It's hard for me to speak of Paloma Picasso perfume and not implicate the obliviously innocent in this. Because it happens to be the signature choice of someone I knew, someone who is most probably unawares of this blog, its writer and musings. I doubt I had even registered much in her mind back then when her scent made an impression on me. A really young novice I was at the Conservatoire, accompanying her vocal classes on the piano.
Anna was a creature of fire and spice, long tresses of chestnut trailing her back in thick curls, a straight, impressive nose under austere dark brows, but with a gregarious, roaring laughter that dared to flirt with anyone within a 10-mile radius. She dressed in full bohemia, just about 10 years after its heyday or about 20 before its resurgence, any which way you choose to see it. She wore dangling earrings made of ethnic beads and smoked heavy Gitanes. And her scent seemed to preceed her; which was not all that au contraire to the mood of the era, if only because there were numerous others, men and women alike, who followed a fragrance cloud rather than the other way around. That was the 80s, that was when Paloma Picasso launched Mon Parfum, a powerful chypre fragrance meant to embody her unique style.
Anna did not wear white shirts with black skirts, though, nor painted her lips in a crimson bloodfest that recalls the picadors in the tercio de varas. No, Anna was beyond such clichés...
The Ritual Fire Dance by Spanish composer Manuel De Falla conjures up comparable images in my mind. (the cello soloist is Julian Lloyd Webber and the clip was uploaded by gindobray)
The pungent green and dry chypré opening was like a bruise, aching long after the blow has been hit. And then roaring spices came cascading down in quick succession: clove and coriander, bold and proud, unashamedly pronouncing their presence before the hazy drop of flowers smelled at a distance was perceived, with a little hedione brightness. Rose was musty, musky, playing hide-and-seek with an effluvium of patchouli leaves with a little powder, much like that in Aromatics Elixir.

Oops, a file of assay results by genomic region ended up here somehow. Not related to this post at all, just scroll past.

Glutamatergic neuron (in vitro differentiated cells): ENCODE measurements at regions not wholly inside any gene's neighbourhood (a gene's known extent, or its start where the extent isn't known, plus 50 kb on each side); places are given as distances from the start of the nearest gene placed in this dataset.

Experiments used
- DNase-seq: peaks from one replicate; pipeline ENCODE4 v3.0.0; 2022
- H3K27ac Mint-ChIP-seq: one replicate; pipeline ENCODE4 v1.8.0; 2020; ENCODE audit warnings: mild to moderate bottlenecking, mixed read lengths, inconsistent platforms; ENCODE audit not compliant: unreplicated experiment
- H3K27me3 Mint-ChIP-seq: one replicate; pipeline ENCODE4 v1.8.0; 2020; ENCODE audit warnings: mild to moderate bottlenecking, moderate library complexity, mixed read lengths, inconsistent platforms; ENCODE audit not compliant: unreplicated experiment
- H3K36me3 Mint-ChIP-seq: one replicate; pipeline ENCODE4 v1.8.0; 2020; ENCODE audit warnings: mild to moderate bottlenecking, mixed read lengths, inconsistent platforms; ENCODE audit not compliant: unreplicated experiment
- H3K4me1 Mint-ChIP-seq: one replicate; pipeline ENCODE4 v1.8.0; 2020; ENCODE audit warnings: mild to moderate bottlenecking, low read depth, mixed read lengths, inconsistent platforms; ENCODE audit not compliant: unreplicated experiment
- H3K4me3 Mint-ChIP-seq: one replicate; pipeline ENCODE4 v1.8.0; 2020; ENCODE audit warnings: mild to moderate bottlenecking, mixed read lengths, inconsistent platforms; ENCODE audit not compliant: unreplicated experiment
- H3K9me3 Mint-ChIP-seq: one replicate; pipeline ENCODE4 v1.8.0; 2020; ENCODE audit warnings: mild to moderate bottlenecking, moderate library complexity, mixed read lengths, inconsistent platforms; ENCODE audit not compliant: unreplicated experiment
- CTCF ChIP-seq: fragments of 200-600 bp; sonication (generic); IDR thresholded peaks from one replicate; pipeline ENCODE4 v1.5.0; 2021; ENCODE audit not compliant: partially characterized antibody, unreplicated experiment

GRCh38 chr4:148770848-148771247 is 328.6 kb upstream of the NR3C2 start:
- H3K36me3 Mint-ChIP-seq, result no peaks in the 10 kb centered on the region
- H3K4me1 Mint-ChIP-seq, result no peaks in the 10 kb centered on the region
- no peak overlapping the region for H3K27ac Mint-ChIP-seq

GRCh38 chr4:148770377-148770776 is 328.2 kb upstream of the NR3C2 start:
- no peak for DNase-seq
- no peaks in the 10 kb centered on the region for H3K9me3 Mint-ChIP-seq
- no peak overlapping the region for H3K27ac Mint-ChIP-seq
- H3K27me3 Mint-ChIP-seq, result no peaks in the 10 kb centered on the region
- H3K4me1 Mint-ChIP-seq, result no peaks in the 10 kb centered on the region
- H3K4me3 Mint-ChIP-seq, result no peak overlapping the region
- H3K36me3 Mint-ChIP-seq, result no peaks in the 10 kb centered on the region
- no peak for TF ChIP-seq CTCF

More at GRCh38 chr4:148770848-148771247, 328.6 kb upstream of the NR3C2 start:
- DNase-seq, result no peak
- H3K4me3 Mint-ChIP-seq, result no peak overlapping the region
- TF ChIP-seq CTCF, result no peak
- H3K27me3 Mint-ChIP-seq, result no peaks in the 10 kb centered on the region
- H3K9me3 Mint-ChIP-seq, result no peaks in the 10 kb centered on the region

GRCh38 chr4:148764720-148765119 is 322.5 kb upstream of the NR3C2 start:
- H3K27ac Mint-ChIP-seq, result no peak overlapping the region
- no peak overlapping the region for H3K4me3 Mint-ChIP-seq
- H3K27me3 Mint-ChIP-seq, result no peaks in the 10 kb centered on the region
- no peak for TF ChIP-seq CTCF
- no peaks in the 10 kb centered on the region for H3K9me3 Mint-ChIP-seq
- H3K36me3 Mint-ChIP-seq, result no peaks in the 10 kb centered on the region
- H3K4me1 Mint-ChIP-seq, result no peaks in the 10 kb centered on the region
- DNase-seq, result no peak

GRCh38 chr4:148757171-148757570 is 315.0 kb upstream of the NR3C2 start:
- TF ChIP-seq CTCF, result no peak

The gaunlet however was only thrown after the base notes develop, like the hides of dead animals, rich castoreum with more than a touch of the masculine, at a tannery on a warm day. The funk of a big animal in its ammoniac glory used to cure the hides is there and it dares you to bypass without closing your nostrils for a while, doubting if this is supposed to smell good or bad. A conundrum!
It came in a glorious soap formula that was made for bathing meant to make you smell dirtier than what you started with and didn't you love this, back then.
The eau de parfum was Anna's preferred concentration, encased in a black glass bottle from what I recall (current versions with lightned up base -due to restrictions in animalic ingredients used- are in plastic). And upon resniffing for the purposes of this review I couldn't but wonder how it was possible to tolerate, -nay, love madly- such a potent mix! It would take a very sparing application in this modern day and age to make it smell acceptable. But it is worth trying to find the perfect balance. The parfum/extrait which comes in a white splash bottle is perhaps the way to go as it is meant to be dabbed and not sprayed.
It's interesting to note that some modern day scents such as Sisley's chypre Soir de Lune were even inspired by Paloma's approach.
Paloma Piccaso, the daughter of Pablo, codenamed this scent Daphne 19, which puzzling as it is it is reminiscent of my own experience. Perhaps she knew someone named thus, while at her stint at Tiffany's as jewel designer, echoes of which are evident on the elaborate bottle, shaped after a pair of earrings made of petrified palm wood she designed for the brand? Or did she merely refer to the odorous plant? Dubious...
Mon Parfum was composed by Francis Bocris in 1984 with Paloma's guidance and includes the following notes:
Top: bergamot, lemon, hyacinth, angelica, ylang ylang, clove.
Middle: Rose de Mai,jasmine, lily of the valley, orris
Base: Oakmoss, castoreum,vetiver, patchouli, amber, civet, musk, cedarwood, tobacco, sandalwood
The touch of a masterful persona that purposly discards social rules to do their own is evident in Mon Parfum by Paloma Picasso. Anna wore it amazingly well. Not all do.
Pics from parfumsdepub